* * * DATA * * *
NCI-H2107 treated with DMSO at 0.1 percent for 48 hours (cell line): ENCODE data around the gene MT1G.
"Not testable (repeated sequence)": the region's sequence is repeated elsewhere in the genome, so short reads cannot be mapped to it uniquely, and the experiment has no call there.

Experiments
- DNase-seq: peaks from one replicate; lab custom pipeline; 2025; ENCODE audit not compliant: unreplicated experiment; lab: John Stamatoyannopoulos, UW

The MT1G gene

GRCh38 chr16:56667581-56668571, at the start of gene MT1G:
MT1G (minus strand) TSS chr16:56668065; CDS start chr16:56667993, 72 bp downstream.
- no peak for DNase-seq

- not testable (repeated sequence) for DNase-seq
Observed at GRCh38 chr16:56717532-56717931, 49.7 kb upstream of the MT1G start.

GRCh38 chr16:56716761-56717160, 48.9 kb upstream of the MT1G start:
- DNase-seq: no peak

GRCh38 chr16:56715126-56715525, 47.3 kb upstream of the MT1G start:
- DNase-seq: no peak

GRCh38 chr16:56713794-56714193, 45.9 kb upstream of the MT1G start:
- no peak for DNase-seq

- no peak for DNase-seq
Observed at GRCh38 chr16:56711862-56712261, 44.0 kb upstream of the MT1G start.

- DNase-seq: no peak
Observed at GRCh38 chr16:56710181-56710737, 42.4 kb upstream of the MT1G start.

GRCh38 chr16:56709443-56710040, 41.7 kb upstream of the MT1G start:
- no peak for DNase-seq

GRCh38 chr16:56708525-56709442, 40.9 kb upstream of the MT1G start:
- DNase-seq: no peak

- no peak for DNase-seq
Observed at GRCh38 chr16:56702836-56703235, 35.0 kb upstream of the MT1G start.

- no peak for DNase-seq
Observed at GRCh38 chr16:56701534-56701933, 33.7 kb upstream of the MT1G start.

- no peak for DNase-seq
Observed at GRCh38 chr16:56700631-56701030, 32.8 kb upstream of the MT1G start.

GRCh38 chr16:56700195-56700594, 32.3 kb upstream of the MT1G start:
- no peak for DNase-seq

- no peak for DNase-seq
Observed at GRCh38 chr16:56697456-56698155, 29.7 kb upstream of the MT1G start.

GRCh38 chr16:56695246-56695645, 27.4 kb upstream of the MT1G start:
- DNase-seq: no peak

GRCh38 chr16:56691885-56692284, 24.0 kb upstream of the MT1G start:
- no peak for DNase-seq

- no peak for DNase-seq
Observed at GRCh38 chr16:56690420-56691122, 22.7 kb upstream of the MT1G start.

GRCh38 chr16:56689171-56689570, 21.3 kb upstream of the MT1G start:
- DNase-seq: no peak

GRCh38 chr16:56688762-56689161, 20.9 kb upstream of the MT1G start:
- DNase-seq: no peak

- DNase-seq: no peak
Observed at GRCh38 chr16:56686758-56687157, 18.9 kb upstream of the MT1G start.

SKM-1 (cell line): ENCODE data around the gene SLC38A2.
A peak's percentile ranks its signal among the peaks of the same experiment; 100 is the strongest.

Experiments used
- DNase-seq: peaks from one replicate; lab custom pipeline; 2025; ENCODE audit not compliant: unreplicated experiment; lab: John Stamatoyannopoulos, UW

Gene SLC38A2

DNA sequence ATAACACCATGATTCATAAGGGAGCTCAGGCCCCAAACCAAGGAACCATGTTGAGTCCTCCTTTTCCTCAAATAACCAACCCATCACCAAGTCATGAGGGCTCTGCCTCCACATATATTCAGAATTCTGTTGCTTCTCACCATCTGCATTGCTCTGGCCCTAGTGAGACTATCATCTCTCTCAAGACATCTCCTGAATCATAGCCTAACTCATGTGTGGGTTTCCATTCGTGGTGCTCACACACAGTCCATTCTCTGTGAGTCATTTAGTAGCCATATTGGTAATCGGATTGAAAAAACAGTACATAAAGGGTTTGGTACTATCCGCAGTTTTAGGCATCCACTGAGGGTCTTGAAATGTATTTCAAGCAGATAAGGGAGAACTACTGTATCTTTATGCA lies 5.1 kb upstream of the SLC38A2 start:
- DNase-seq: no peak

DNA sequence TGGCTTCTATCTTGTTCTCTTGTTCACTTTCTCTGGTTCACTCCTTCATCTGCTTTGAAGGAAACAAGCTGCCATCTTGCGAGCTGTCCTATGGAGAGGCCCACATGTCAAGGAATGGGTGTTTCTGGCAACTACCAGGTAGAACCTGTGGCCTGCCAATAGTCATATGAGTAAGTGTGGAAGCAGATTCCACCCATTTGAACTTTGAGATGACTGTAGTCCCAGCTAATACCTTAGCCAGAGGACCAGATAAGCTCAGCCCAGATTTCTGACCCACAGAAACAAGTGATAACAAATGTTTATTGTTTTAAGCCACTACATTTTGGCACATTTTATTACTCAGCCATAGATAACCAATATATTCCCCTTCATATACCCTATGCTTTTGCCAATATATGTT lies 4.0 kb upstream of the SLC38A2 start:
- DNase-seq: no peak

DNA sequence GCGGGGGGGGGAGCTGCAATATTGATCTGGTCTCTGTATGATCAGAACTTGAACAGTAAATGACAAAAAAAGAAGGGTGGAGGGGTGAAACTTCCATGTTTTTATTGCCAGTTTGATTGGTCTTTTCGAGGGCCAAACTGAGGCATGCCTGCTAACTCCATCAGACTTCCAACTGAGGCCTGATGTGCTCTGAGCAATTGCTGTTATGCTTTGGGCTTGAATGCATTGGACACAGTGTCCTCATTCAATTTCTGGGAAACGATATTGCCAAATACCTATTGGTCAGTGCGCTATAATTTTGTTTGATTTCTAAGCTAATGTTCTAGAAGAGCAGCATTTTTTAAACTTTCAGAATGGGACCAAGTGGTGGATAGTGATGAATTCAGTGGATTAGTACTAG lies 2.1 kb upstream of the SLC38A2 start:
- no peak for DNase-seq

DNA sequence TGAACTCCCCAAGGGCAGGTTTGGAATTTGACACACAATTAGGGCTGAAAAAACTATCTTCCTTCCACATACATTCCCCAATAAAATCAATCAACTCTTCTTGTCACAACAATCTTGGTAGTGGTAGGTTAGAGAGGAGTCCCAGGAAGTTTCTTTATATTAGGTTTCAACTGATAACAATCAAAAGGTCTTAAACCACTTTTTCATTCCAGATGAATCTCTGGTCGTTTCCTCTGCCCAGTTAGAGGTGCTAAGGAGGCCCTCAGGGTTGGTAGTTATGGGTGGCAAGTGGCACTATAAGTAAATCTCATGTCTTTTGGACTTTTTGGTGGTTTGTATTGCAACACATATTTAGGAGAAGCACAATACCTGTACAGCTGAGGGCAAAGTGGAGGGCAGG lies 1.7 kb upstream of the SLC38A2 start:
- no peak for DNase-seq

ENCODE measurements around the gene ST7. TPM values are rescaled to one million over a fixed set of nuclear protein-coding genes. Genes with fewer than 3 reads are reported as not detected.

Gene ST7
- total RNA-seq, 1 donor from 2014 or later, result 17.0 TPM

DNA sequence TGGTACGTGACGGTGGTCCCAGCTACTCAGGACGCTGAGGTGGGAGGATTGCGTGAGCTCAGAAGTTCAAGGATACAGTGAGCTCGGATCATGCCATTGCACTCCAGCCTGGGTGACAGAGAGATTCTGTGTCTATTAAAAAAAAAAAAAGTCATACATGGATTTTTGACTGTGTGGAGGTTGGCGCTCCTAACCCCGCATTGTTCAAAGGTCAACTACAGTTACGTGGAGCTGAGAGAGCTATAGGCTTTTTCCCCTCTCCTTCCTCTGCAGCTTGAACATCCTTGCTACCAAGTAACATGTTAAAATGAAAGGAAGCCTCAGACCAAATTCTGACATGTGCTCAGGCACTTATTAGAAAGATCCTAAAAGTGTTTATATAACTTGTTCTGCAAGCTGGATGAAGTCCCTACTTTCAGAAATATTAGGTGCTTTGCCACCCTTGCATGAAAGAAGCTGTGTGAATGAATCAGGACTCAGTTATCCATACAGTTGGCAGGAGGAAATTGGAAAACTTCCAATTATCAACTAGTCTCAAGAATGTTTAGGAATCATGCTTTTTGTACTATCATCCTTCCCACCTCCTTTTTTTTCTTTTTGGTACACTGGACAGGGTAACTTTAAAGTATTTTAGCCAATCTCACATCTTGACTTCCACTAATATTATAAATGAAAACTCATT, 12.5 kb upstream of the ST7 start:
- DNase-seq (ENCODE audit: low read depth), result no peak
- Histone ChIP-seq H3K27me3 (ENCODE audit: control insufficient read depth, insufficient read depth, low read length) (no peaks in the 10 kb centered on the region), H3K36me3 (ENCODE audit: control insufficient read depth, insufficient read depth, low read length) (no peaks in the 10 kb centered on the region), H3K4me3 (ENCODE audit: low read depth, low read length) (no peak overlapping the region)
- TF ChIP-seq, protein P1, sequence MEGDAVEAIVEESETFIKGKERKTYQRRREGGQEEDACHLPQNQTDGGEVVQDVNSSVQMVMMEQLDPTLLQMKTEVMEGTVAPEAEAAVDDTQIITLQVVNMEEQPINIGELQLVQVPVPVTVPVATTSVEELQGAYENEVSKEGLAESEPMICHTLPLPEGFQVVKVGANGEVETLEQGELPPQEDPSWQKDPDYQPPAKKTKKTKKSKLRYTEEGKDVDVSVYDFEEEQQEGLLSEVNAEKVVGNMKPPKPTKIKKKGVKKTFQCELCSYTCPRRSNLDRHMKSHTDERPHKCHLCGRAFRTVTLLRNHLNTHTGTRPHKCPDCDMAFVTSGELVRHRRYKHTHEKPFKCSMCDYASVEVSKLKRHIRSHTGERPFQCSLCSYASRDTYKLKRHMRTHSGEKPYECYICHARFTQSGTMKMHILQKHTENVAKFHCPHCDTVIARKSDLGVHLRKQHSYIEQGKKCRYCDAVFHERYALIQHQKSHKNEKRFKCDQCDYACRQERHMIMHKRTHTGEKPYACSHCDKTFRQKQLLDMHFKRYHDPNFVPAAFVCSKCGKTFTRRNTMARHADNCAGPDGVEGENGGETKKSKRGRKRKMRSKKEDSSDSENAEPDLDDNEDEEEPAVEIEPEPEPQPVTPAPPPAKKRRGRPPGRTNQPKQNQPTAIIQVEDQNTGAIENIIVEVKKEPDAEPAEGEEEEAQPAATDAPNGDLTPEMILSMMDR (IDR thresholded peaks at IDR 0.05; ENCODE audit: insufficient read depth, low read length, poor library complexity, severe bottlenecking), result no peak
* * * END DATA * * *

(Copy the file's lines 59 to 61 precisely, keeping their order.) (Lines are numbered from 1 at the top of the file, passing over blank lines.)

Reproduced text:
- no peak for DNase-seq

ENCODE measurements around the gene ST7. TPM values are rescaled to one million over a fixed set of nuclear protein-coding genes. Genes with fewer than 3 reads are reported as not detected.

Gene ST7